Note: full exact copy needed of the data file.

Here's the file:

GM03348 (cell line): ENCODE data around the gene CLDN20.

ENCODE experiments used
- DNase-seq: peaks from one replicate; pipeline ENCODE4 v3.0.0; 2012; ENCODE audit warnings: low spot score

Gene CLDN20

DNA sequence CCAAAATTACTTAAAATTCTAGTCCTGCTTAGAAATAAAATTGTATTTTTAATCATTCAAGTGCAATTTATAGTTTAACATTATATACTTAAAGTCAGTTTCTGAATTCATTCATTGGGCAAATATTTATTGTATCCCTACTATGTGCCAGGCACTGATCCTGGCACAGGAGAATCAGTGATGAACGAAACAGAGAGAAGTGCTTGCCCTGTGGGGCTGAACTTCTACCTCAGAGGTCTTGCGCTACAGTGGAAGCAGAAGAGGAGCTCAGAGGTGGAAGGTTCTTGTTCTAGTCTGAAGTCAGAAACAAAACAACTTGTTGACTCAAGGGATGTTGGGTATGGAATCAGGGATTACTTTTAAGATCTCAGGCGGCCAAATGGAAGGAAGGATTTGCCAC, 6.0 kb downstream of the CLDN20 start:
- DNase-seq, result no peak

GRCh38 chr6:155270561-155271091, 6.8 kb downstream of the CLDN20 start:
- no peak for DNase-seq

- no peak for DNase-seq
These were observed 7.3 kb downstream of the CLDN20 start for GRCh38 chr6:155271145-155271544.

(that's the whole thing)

GM03348 (cell line): ENCODE data around the gene CLDN20.

ENCODE experiments used
- DNase-seq: peaks from one replicate; pipeline ENCODE4 v3.0.0; 2012; ENCODE audit warnings: low spot score

Gene CLDN20

DNA sequence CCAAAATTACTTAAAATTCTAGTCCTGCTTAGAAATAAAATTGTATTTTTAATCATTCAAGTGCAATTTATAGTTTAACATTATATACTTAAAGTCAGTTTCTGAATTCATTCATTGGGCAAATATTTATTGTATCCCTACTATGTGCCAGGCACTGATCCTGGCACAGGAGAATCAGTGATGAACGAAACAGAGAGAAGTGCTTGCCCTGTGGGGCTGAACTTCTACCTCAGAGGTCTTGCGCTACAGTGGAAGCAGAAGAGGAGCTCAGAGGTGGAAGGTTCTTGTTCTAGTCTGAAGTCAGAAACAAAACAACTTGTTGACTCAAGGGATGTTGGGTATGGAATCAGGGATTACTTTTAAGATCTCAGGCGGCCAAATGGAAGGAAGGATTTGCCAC, 6.0 kb downstream of the CLDN20 start:
- DNase-seq, result no peak

GRCh38 chr6:155270561-155271091, 6.8 kb downstream of the CLDN20 start:
- no peak for DNase-seq

- no peak for DNase-seq
These were observed 7.3 kb downstream of the CLDN20 start for GRCh38 chr6:155271145-155271544.